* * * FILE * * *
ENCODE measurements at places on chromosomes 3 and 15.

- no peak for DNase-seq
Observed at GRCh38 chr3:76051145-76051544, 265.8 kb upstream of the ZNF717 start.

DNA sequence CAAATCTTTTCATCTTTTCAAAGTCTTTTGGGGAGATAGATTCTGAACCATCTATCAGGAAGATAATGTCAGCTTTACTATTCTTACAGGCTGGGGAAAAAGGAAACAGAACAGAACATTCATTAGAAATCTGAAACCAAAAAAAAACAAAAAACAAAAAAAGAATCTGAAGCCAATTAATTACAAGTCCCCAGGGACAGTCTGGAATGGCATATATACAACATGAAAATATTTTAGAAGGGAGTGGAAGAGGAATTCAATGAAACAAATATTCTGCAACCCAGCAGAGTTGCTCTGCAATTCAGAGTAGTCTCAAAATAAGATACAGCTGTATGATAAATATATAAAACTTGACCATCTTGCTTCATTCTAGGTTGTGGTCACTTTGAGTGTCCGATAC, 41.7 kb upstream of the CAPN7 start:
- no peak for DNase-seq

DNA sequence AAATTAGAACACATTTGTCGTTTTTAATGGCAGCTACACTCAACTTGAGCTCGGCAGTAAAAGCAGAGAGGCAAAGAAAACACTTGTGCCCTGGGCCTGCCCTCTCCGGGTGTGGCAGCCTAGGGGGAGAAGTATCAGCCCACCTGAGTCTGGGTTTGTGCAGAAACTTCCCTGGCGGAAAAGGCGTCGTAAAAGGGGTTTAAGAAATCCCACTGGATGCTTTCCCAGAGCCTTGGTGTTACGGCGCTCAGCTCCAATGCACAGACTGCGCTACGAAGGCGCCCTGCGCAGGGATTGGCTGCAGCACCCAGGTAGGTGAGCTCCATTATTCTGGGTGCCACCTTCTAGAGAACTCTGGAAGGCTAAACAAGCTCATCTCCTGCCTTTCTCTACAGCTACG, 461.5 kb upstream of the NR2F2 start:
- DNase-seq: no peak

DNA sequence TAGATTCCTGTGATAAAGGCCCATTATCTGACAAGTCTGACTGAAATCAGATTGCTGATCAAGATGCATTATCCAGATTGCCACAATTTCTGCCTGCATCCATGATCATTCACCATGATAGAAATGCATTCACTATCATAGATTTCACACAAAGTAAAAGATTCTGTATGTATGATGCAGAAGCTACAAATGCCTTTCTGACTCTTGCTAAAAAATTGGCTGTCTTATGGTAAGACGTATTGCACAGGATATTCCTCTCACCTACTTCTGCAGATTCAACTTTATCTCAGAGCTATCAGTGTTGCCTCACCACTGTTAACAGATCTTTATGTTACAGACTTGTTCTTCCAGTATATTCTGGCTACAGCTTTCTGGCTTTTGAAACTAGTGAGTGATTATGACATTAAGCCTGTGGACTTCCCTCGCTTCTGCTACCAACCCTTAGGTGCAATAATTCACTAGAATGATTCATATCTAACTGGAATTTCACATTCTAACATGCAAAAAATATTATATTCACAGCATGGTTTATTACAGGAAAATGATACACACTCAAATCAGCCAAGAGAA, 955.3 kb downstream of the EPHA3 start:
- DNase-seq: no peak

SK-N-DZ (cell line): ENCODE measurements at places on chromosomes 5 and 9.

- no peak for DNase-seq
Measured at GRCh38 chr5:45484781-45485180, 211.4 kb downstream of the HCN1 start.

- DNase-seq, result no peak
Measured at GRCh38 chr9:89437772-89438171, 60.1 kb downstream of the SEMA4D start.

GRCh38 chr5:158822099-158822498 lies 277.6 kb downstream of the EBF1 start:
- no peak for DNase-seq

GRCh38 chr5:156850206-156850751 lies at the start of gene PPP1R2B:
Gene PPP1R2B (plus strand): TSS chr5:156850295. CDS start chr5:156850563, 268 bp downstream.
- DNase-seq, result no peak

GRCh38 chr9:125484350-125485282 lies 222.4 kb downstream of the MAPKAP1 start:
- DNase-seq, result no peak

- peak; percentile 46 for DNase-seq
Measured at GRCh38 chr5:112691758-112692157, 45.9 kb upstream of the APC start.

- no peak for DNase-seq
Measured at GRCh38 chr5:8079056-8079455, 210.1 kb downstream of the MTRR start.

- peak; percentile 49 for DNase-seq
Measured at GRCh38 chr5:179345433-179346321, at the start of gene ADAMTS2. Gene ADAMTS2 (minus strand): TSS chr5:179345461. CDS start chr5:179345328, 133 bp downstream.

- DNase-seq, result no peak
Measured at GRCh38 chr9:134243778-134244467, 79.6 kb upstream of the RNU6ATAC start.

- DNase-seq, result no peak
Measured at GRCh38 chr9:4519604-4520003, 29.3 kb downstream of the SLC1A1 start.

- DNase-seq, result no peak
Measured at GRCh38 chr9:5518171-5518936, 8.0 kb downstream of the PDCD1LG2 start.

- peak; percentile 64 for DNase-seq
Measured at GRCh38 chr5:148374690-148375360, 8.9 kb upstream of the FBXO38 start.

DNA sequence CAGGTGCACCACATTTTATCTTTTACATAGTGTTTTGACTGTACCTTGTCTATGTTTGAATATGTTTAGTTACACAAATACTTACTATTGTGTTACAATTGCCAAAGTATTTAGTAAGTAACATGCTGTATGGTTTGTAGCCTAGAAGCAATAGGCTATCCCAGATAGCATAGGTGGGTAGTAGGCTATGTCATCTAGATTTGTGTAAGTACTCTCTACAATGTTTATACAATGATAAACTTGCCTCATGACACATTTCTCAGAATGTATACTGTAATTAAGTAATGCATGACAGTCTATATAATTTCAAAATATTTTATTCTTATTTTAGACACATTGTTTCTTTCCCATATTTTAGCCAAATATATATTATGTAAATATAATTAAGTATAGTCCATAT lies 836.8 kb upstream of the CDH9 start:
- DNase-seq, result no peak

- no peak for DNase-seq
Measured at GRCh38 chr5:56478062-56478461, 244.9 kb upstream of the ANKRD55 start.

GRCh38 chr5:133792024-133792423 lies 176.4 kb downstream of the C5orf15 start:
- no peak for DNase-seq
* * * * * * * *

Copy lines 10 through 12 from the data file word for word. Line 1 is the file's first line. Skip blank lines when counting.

SK-N-DZ (cell line): ENCODE measurements at places on chromosomes 5 and 9.

- no peak for DNase-seq
Measured at GRCh38 chr5:45484781-45485180, 211.4 kb downstream of the HCN1 start.